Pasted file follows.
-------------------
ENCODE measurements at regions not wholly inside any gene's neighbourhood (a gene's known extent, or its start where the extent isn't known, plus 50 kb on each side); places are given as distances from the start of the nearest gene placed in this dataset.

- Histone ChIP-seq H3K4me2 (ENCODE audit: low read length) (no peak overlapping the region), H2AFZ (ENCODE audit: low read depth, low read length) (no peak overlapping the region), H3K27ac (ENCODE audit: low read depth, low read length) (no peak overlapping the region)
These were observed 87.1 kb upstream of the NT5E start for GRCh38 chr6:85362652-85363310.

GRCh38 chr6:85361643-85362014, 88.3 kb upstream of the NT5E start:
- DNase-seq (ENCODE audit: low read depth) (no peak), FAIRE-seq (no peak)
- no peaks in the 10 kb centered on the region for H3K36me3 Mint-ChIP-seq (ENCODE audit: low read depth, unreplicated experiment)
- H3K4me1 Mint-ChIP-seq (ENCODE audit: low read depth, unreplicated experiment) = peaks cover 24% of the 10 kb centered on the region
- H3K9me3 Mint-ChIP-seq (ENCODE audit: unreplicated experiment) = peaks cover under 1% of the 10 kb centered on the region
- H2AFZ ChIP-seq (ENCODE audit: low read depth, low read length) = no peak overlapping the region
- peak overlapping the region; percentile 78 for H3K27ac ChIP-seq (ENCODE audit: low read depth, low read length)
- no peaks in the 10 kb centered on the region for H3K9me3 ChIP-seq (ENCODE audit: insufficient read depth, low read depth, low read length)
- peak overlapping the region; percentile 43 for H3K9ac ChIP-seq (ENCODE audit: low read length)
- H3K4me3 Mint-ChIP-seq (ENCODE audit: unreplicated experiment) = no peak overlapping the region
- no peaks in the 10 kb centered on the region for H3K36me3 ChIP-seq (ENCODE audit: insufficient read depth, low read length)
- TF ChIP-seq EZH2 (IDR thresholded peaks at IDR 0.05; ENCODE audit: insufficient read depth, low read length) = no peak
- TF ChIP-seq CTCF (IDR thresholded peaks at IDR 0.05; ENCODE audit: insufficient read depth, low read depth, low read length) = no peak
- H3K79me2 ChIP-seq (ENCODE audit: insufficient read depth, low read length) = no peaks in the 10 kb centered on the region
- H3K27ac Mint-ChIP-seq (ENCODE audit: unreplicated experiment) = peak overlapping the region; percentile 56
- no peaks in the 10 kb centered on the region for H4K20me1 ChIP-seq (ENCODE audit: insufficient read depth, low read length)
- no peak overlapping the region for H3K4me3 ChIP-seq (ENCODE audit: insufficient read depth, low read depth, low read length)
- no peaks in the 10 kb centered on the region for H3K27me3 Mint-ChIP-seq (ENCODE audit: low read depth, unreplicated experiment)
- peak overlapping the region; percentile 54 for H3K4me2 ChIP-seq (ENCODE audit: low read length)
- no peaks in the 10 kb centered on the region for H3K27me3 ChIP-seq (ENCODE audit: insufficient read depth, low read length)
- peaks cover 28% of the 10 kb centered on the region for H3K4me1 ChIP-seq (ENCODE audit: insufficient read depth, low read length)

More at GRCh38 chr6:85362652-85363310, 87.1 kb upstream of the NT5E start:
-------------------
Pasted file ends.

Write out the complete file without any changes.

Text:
ENCODE measurements at regions not wholly inside any gene's neighbourhood (a gene's known extent, or its start where the extent isn't known, plus 50 kb on each side); places are given as distances from the start of the nearest gene placed in this dataset.

- Histone ChIP-seq H3K4me2 (ENCODE audit: low read length) (no peak overlapping the region), H2AFZ (ENCODE audit: low read depth, low read length) (no peak overlapping the region), H3K27ac (ENCODE audit: low read depth, low read length) (no peak overlapping the region)
These were observed 87.1 kb upstream of the NT5E start for GRCh38 chr6:85362652-85363310.

GRCh38 chr6:85361643-85362014, 88.3 kb upstream of the NT5E start:
- DNase-seq (ENCODE audit: low read depth) (no peak), FAIRE-seq (no peak)
- no peaks in the 10 kb centered on the region for H3K36me3 Mint-ChIP-seq (ENCODE audit: low read depth, unreplicated experiment)
- H3K4me1 Mint-ChIP-seq (ENCODE audit: low read depth, unreplicated experiment) = peaks cover 24% of the 10 kb centered on the region
- H3K9me3 Mint-ChIP-seq (ENCODE audit: unreplicated experiment) = peaks cover under 1% of the 10 kb centered on the region
- H2AFZ ChIP-seq (ENCODE audit: low read depth, low read length) = no peak overlapping the region
- peak overlapping the region; percentile 78 for H3K27ac ChIP-seq (ENCODE audit: low read depth, low read length)
- no peaks in the 10 kb centered on the region for H3K9me3 ChIP-seq (ENCODE audit: insufficient read depth, low read depth, low read length)
- peak overlapping the region; percentile 43 for H3K9ac ChIP-seq (ENCODE audit: low read length)
- H3K4me3 Mint-ChIP-seq (ENCODE audit: unreplicated experiment) = no peak overlapping the region
- no peaks in the 10 kb centered on the region for H3K36me3 ChIP-seq (ENCODE audit: insufficient read depth, low read length)
- TF ChIP-seq EZH2 (IDR thresholded peaks at IDR 0.05; ENCODE audit: insufficient read depth, low read length) = no peak
- TF ChIP-seq CTCF (IDR thresholded peaks at IDR 0.05; ENCODE audit: insufficient read depth, low read depth, low read length) = no peak
- H3K79me2 ChIP-seq (ENCODE audit: insufficient read depth, low read length) = no peaks in the 10 kb centered on the region
- H3K27ac Mint-ChIP-seq (ENCODE audit: unreplicated experiment) = peak overlapping the region; percentile 56
- no peaks in the 10 kb centered on the region for H4K20me1 ChIP-seq (ENCODE audit: insufficient read depth, low read length)
- no peak overlapping the region for H3K4me3 ChIP-seq (ENCODE audit: insufficient read depth, low read depth, low read length)
- no peaks in the 10 kb centered on the region for H3K27me3 Mint-ChIP-seq (ENCODE audit: low read depth, unreplicated experiment)
- peak overlapping the region; percentile 54 for H3K4me2 ChIP-seq (ENCODE audit: low read length)
- no peaks in the 10 kb centered on the region for H3K27me3 ChIP-seq (ENCODE audit: insufficient read depth, low read length)
- peaks cover 28% of the 10 kb centered on the region for H3K4me1 ChIP-seq (ENCODE audit: insufficient read depth, low read length)

More at GRCh38 chr6:85362652-85363310, 87.1 kb upstream of the NT5E start: